A colleague had a first gen 3 door Yaris with manual trans as a commuter car and was trying to convince his daughter to take it with her to Eastern New Mexico University (Go Greyhounds). He wasn’t the type to put his foot down and demand it.

            I pointed out to him that the car would practically be theft-proof with the younger generation.

    • 0 avatar
      Jean-Pierre Sarti

      great minds think alike…

      Spring time last year I was in this exact position. Much to my surprise these things seem to be more rare than a rainbow unicorn, at least when I was looking. I did eventually find one but the dealers were being plain stupid about it price-wise.

      We ended up with a Corolla LE for only about 300-400 dollars more drive out.

      It felt to me dealers would just rather sell you a Corolla over the Yaris and their prices and attitude reflected that for sure.

      Being on the gulf coast we are victims of the Gulf States Toyota Distributor mafia. So that might have something to do with it too.

  • avatar
    eggsalad

    It’s a shame that the US doesn’t get the ROW Yaris. I’d prefer it over this Mexican-built Mazda2.

  • avatar
    CKNSLS Sierra SLT

    It’s not an economy car-it’s a penalty box.

    There are others-the Honda Fit and Nissan Versa for starters.

    • 0 avatar
      Art Vandelay

      I got to drive a manual Fit with the dealer installed handling package and it was actually a fun ride. Drove like the good Hondas from the 90’s. A little more power would have made it a hoot.

      • 0 avatar
        Zipster

        There is a dealer installed handling package? Could you elaborate as to what you get and the cost?

        • 0 avatar
          Art Vandelay

          It is a suspension, some wheels, a fancy shift knob, and I think some body bits. 25 years ago it would be a Fit SI. No changes to the power sadly.

          Honestly it’s a touch spendy. Probably could just get an aftermarket suspension and spend the rest on a little power bump but it is all under warranty and like I said, it is the closest I’ve felt to early 90s Honda goodness in a looping time. If my Fiesta ST got totaled and the leftovers were all gone, I’d miss the power but have no real issue driving it. It’s slow enough you really have to flog it and that’s fun too. Handling was really nice.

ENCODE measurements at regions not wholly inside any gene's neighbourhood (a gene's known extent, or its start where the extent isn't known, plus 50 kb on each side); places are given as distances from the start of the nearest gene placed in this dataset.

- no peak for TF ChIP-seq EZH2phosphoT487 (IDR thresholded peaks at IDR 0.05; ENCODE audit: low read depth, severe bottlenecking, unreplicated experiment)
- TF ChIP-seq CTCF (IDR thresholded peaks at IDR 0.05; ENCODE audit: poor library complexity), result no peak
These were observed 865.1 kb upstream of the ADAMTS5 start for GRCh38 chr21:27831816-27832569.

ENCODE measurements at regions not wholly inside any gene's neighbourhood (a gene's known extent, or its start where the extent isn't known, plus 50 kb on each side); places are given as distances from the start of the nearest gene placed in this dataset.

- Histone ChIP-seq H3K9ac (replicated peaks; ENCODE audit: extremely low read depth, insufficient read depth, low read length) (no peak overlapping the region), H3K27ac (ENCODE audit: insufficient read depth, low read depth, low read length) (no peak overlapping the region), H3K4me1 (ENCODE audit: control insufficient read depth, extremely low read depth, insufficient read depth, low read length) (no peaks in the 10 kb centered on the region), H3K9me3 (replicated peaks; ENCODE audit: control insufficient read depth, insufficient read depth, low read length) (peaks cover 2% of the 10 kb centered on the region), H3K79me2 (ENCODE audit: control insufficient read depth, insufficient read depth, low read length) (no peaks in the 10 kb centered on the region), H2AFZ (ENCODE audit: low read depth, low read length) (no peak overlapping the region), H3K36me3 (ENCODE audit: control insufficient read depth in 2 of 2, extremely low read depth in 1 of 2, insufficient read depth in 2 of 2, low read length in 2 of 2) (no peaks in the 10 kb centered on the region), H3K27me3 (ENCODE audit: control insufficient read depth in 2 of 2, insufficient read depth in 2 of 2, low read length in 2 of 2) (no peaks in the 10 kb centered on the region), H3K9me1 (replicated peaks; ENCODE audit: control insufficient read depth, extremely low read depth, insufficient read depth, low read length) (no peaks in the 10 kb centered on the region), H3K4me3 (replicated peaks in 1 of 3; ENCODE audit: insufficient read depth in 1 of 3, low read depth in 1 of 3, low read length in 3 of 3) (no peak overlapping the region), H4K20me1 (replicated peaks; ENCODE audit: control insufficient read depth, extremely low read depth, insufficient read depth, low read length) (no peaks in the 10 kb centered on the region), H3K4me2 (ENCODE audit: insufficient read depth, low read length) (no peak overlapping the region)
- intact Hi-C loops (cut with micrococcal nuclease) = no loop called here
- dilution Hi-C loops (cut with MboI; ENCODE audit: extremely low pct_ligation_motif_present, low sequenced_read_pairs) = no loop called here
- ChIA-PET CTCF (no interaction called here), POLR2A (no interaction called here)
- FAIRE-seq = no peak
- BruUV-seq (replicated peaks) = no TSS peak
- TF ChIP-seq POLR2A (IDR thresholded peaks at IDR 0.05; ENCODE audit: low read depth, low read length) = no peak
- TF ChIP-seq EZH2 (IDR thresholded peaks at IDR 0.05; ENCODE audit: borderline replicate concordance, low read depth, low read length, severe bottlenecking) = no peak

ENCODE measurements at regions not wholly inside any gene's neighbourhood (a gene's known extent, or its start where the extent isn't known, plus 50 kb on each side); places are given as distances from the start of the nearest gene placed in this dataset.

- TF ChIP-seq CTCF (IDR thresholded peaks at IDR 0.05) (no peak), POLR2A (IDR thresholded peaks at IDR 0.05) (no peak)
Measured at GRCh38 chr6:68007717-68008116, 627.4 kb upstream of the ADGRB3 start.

• 0 avatar
      bumpy ii

      Anyone who thinks *this* is a penalty box is… well, a snowflake.

    • 0 avatar
      Maymar

      Your priorities are likely different, but the Versa strikes me as more of a penalty box – Nissan interiors are slightly nastier than Mazda, and the Versa’s strengths all seem to be about being in denial you’ve bought a cheap car (it’s roomy! Soft ride! They might as well throw opera windows and a vinyl roof on the thing!). The Mazda2 is unabashedly a small car, so lively and eager (as much as you can get with 100hp or so), like an idiot terrier. Just, absolutely get the manual

  • avatar
    SPPPP

    Looks like a great Ace of Base candidate. I haven’t had a chance to drive one of these. The starting price is very attractive.

  • avatar
    SPPPP

    “It’s been a minute” … ?

    So is that a short time or a long time? Can we just? I can’t even.

  • avatar
    Russycle

    I used the google to see how horrible the front end is…and I wish I hadn’t. What the hell were they thinking?

  • avatar
    tankinbeans

    I’m curious if the MazdaConnect system in this car is configurable for color or not. The “Toyota” here has blue accents while the Mazdas I’ve had get red accents. I prefer red, but inquiring minds and all that.

    Also, I’d be curious to know what the real world mileage would be in the manual. When I had the manual Mazda3 36 combined was not uncommon – I don’t drive the auto often enough to have a good estimate, and a combined total of 33 wasn’t uncommon in the Mazda6 – with a personal best of 39.7.

    I wonder if mid-40s is a more accurate guess.

    Also, can the front clip from a Demio be grafted on?

  • avatar
    Zipster

    Art:

    Thank you.